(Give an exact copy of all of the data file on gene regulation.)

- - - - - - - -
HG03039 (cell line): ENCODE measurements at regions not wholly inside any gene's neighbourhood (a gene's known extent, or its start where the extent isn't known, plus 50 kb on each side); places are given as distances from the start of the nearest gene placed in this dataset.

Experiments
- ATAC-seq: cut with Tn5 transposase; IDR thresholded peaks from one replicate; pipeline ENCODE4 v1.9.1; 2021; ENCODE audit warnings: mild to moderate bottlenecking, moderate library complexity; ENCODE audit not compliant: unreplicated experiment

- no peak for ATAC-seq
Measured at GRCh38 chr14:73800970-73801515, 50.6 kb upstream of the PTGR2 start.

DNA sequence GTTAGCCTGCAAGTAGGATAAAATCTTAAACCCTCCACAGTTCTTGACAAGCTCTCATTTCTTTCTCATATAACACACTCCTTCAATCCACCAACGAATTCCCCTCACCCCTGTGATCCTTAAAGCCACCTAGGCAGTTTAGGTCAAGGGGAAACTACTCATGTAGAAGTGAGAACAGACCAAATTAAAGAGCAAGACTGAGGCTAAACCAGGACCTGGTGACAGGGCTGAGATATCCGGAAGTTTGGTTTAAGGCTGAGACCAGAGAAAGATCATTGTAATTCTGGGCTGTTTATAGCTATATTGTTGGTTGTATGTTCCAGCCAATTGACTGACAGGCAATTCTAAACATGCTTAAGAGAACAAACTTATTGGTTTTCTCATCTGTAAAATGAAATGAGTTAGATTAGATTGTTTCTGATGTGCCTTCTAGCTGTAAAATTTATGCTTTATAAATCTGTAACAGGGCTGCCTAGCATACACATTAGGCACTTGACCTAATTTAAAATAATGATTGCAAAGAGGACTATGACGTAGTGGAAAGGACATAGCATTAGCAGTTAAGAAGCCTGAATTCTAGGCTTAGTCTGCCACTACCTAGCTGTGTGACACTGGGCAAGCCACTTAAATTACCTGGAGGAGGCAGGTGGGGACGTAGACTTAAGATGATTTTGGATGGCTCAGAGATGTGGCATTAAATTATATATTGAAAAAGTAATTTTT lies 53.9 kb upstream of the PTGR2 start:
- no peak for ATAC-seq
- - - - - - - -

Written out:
HG03039 (cell line): ENCODE measurements at regions not wholly inside any gene's neighbourhood (a gene's known extent, or its start where the extent isn't known, plus 50 kb on each side); places are given as distances from the start of the nearest gene placed in this dataset.

Experiments
- ATAC-seq: cut with Tn5 transposase; IDR thresholded peaks from one replicate; pipeline ENCODE4 v1.9.1; 2021; ENCODE audit warnings: mild to moderate bottlenecking, moderate library complexity; ENCODE audit not compliant: unreplicated experiment

- no peak for ATAC-seq
Measured at GRCh38 chr14:73800970-73801515, 50.6 kb upstream of the PTGR2 start.

DNA sequence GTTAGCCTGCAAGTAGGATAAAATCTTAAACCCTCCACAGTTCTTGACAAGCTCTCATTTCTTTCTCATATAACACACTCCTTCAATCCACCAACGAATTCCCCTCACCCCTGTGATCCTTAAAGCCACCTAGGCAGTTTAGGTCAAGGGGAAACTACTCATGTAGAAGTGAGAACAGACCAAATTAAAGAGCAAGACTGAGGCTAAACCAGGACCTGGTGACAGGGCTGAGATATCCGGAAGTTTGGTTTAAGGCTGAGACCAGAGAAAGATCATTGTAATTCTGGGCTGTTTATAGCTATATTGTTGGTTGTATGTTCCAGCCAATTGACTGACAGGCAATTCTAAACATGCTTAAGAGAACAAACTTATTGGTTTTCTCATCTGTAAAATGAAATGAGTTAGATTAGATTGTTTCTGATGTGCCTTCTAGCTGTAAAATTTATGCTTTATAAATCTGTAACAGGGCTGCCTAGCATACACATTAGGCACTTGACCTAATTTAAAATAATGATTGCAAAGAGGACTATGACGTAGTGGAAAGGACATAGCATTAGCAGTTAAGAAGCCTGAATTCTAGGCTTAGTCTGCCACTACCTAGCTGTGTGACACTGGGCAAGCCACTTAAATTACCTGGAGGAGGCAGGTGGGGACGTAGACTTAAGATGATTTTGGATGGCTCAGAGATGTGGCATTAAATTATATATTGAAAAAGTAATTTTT lies 53.9 kb upstream of the PTGR2 start:
- no peak for ATAC-seq